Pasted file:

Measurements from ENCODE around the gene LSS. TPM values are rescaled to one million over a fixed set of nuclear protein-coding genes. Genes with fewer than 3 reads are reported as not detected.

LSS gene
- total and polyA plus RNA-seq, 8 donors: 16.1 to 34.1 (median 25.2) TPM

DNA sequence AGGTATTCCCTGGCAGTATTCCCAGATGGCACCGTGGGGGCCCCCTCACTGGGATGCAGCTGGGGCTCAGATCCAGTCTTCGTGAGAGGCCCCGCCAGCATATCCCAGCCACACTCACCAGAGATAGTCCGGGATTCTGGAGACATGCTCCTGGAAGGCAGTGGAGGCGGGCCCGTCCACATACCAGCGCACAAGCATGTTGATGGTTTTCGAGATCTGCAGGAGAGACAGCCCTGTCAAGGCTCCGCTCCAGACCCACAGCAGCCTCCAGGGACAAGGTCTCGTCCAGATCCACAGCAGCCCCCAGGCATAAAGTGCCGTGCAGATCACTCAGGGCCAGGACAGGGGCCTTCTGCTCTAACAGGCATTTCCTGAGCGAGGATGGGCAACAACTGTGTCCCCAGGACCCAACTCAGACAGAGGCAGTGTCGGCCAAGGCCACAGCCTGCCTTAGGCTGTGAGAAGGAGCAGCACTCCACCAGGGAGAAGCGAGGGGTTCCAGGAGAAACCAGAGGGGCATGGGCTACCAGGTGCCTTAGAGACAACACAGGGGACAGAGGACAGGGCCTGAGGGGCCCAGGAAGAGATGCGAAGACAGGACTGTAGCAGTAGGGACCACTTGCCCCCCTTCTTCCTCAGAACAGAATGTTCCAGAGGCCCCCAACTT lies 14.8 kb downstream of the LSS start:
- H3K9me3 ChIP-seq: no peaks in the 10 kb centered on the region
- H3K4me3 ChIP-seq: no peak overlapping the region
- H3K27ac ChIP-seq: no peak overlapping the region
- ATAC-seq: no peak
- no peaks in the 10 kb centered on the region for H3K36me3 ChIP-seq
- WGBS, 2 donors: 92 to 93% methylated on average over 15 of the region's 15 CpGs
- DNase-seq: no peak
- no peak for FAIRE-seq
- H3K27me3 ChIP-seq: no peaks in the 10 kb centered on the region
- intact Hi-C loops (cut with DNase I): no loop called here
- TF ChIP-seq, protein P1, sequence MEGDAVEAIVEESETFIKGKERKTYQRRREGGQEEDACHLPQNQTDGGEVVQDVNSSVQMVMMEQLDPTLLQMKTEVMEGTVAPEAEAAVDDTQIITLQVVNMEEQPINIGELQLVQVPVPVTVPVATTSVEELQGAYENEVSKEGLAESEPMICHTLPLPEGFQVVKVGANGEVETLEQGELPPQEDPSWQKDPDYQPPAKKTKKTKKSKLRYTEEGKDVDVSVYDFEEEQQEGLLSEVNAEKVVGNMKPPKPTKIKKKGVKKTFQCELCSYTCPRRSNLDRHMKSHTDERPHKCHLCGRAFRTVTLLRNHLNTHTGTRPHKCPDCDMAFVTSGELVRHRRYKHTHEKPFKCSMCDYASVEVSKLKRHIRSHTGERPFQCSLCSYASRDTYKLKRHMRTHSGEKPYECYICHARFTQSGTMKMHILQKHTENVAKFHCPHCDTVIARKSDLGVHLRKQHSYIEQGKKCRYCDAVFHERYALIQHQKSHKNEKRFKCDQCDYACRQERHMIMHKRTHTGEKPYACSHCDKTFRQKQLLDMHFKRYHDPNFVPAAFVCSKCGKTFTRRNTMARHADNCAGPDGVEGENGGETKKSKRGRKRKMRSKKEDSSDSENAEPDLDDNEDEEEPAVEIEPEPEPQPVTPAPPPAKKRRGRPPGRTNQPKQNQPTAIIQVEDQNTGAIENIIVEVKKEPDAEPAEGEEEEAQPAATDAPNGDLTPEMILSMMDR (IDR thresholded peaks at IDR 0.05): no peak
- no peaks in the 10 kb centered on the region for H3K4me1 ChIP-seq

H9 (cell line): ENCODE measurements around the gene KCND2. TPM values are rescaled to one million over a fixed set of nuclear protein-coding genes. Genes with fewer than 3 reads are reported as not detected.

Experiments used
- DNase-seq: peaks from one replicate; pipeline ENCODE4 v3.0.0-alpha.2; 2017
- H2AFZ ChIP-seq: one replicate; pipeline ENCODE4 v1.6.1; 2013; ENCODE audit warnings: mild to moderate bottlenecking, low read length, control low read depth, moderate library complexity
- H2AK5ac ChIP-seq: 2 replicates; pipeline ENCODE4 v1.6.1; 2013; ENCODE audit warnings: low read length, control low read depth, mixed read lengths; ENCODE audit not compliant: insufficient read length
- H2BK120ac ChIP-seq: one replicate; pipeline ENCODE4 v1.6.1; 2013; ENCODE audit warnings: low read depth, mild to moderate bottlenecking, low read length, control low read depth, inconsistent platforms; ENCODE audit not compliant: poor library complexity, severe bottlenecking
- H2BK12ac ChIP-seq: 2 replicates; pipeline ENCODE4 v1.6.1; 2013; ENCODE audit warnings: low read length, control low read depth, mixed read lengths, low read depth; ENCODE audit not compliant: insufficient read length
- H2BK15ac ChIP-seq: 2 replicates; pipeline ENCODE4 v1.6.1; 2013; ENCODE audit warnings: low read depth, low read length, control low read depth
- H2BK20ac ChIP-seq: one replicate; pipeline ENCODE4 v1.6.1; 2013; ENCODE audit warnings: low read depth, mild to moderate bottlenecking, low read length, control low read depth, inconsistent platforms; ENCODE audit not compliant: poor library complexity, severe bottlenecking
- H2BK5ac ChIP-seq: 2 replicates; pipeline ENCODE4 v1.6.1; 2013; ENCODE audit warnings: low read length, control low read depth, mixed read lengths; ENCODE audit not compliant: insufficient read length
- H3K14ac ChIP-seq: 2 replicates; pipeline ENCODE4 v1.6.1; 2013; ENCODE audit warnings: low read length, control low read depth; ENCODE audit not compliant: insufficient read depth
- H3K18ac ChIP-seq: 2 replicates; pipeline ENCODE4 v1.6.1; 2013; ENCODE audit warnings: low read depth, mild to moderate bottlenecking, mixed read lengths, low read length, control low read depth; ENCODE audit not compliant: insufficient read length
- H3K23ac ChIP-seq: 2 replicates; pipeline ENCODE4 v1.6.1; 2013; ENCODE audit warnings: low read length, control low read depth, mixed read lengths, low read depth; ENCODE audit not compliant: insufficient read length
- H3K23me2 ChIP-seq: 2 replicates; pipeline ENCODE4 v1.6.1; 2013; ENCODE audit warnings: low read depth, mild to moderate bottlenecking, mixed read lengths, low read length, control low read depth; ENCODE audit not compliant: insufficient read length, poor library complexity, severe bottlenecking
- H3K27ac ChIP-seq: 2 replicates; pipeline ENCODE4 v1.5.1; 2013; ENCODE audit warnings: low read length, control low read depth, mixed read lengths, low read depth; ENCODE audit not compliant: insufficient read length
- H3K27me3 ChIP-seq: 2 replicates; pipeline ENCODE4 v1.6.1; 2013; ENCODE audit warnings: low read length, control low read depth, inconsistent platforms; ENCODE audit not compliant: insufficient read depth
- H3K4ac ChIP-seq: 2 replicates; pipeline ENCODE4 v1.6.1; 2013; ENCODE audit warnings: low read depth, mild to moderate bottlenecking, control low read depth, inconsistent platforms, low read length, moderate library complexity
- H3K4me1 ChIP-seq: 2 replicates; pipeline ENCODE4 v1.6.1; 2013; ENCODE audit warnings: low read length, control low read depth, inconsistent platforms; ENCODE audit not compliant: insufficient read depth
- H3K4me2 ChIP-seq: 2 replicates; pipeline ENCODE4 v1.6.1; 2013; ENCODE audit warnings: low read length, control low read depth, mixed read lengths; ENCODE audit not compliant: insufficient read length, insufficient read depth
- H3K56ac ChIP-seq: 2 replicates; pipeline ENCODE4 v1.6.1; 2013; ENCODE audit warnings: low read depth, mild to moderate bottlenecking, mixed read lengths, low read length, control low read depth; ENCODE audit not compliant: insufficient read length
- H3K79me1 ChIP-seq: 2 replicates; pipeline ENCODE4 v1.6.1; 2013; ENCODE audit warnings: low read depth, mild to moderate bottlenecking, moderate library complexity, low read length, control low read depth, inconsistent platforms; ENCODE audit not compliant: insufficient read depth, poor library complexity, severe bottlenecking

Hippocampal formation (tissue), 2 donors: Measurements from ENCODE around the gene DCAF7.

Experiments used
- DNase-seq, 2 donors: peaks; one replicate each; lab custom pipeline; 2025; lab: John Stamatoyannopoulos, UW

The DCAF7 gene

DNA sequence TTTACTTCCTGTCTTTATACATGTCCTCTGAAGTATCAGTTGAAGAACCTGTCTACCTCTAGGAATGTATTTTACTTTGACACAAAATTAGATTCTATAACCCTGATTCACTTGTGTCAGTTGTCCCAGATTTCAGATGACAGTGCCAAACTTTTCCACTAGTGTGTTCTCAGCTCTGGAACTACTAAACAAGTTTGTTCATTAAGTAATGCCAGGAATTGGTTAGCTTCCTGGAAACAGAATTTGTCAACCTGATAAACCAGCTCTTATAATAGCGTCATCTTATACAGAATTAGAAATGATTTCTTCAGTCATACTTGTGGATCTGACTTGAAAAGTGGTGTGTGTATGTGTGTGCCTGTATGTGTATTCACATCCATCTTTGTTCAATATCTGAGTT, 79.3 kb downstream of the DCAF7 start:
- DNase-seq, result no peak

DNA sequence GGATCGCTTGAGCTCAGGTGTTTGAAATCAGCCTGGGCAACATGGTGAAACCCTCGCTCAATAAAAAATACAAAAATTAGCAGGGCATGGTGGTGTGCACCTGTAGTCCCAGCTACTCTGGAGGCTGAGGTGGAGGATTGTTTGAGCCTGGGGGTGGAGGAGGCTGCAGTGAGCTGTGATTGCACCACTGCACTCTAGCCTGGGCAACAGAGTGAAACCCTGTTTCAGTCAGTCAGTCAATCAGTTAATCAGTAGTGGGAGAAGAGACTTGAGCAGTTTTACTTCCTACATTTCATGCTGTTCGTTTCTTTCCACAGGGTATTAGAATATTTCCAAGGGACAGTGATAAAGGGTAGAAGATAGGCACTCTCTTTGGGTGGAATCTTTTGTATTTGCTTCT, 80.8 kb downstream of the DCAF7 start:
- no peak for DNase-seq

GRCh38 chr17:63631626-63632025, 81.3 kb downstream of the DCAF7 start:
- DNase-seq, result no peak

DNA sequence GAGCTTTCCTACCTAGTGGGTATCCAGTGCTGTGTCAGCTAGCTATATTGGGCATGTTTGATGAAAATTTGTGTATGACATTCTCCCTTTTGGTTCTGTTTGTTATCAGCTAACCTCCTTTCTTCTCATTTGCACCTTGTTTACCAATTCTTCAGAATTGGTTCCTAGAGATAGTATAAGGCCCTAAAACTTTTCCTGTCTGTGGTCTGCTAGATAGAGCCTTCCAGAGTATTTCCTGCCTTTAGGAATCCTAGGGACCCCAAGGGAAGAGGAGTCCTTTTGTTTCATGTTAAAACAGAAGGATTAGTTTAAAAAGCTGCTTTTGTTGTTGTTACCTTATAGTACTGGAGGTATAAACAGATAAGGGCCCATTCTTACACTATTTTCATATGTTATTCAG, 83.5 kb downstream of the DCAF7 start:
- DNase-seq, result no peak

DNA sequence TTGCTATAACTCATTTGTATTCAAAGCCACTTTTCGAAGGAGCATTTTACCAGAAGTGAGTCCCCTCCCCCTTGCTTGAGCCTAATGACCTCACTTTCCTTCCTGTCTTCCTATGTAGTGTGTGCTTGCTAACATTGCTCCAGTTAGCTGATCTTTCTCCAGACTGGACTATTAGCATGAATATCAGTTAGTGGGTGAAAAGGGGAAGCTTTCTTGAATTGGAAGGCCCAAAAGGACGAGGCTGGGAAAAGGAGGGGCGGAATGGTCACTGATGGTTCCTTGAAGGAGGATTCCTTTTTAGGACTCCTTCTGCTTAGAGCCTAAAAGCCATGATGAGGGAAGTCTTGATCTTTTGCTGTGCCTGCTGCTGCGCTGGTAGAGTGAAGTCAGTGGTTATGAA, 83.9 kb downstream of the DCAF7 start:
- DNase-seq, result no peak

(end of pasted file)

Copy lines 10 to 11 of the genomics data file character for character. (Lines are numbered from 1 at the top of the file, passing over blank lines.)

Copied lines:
- WGBS, 2 donors: 92 to 93% methylated on average over 15 of the region's 15 CpGs
- DNase-seq: no peak